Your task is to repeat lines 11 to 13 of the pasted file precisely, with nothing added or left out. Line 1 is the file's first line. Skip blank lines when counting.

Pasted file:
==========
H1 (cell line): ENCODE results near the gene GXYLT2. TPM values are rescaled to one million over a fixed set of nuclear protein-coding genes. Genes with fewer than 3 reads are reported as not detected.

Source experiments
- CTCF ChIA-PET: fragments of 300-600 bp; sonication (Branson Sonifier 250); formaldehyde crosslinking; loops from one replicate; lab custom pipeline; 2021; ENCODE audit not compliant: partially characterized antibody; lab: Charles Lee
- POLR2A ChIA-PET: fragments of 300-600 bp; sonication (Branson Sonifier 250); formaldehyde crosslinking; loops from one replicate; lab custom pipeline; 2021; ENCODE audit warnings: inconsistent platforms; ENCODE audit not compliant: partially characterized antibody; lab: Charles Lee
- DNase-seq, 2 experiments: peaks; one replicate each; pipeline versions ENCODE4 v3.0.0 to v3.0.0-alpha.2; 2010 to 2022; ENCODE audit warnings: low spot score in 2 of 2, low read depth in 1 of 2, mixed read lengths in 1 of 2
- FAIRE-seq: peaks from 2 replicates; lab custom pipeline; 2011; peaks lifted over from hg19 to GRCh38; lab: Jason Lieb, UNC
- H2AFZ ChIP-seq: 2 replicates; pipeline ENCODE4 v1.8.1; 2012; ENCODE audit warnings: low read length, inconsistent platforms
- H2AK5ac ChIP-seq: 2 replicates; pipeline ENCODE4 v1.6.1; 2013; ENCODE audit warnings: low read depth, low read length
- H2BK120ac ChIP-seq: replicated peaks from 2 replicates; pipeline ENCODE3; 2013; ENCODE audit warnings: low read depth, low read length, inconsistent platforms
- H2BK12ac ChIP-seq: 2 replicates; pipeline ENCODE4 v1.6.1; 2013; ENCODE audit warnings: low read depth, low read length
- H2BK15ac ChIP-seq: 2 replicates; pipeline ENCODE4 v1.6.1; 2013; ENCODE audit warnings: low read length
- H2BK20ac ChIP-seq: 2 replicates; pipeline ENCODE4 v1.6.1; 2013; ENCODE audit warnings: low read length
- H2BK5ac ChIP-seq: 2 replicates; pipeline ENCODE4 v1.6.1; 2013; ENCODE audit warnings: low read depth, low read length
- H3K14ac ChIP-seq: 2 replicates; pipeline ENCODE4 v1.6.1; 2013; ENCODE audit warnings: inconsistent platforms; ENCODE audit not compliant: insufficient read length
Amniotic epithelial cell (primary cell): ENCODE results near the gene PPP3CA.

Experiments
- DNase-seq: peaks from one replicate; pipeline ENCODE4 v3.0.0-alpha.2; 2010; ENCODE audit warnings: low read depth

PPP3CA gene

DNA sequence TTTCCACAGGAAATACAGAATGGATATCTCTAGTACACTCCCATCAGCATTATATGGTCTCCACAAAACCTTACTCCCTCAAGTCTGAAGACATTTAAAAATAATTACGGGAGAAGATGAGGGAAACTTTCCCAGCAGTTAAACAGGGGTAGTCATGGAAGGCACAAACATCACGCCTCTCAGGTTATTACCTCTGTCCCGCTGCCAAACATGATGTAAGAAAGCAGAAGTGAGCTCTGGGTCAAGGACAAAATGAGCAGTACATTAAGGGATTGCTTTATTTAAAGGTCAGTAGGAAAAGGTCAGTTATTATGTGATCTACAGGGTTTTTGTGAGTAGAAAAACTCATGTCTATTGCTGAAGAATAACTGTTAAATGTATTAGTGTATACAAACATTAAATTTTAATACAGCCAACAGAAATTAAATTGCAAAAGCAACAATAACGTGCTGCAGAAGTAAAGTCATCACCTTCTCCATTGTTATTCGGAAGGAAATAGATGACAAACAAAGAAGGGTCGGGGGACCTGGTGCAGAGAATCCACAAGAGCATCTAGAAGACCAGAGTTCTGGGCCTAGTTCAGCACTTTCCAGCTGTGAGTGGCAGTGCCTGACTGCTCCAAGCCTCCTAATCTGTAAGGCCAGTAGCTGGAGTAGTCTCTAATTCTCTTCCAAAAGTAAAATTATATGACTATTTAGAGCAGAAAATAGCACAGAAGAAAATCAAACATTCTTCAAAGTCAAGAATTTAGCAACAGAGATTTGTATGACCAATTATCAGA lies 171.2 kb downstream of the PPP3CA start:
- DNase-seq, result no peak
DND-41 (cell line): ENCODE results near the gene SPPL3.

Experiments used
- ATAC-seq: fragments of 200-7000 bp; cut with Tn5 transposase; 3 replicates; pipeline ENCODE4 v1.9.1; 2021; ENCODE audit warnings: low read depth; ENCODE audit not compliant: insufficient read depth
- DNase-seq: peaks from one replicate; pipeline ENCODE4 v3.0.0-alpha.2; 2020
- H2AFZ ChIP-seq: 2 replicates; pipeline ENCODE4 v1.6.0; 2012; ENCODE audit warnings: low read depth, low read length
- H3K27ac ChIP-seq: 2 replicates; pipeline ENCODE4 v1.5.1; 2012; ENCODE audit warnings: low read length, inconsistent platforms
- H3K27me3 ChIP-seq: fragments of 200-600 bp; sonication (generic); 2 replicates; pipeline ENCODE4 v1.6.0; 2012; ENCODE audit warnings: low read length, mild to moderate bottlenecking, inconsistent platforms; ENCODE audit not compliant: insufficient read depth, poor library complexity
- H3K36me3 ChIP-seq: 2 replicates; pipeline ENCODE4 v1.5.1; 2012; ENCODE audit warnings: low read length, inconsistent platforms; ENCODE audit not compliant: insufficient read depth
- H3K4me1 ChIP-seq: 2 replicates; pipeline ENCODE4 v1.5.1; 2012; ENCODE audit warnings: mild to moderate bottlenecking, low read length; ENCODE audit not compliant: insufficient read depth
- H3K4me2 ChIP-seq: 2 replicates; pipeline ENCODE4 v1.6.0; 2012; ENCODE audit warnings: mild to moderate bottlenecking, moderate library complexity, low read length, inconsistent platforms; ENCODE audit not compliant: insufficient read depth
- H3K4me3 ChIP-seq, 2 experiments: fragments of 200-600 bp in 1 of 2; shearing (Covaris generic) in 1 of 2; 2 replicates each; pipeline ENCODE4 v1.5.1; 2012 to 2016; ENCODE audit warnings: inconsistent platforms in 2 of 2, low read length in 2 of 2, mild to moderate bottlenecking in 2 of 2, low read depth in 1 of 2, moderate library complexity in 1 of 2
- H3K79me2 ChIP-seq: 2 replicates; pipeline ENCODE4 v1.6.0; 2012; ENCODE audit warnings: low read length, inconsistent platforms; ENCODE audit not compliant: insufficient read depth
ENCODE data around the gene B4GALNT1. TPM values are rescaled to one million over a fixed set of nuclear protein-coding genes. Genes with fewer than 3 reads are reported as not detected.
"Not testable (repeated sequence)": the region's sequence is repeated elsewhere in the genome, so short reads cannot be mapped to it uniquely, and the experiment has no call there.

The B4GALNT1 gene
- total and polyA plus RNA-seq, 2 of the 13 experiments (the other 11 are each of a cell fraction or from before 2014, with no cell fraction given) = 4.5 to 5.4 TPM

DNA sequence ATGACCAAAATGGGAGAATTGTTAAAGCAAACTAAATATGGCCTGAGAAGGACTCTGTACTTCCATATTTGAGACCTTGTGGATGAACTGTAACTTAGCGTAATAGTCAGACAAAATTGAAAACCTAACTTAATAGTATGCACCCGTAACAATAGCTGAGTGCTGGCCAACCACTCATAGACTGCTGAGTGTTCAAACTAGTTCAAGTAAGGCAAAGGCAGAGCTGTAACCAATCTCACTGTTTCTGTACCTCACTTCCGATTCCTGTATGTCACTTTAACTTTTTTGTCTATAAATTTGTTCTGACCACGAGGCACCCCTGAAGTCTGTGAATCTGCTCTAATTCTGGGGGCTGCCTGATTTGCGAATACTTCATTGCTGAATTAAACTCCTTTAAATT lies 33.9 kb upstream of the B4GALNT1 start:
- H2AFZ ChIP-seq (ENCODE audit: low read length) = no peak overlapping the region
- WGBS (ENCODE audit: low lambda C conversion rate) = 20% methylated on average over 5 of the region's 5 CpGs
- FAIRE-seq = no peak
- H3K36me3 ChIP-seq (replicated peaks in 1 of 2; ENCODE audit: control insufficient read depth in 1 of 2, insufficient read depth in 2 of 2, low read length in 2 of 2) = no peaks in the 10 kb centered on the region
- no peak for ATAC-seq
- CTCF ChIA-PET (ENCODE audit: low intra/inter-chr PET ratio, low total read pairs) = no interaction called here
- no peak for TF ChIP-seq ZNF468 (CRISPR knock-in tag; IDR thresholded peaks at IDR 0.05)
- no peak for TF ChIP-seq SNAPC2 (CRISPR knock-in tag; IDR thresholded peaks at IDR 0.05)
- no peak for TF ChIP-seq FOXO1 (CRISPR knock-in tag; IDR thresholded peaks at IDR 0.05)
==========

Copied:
- H2BK15ac ChIP-seq: 2 replicates; pipeline ENCODE4 v1.6.1; 2013; ENCODE audit warnings: low read length
- H2BK20ac ChIP-seq: 2 replicates; pipeline ENCODE4 v1.6.1; 2013; ENCODE audit warnings: low read length
- H2BK5ac ChIP-seq: 2 replicates; pipeline ENCODE4 v1.6.1; 2013; ENCODE audit warnings: low read depth, low read length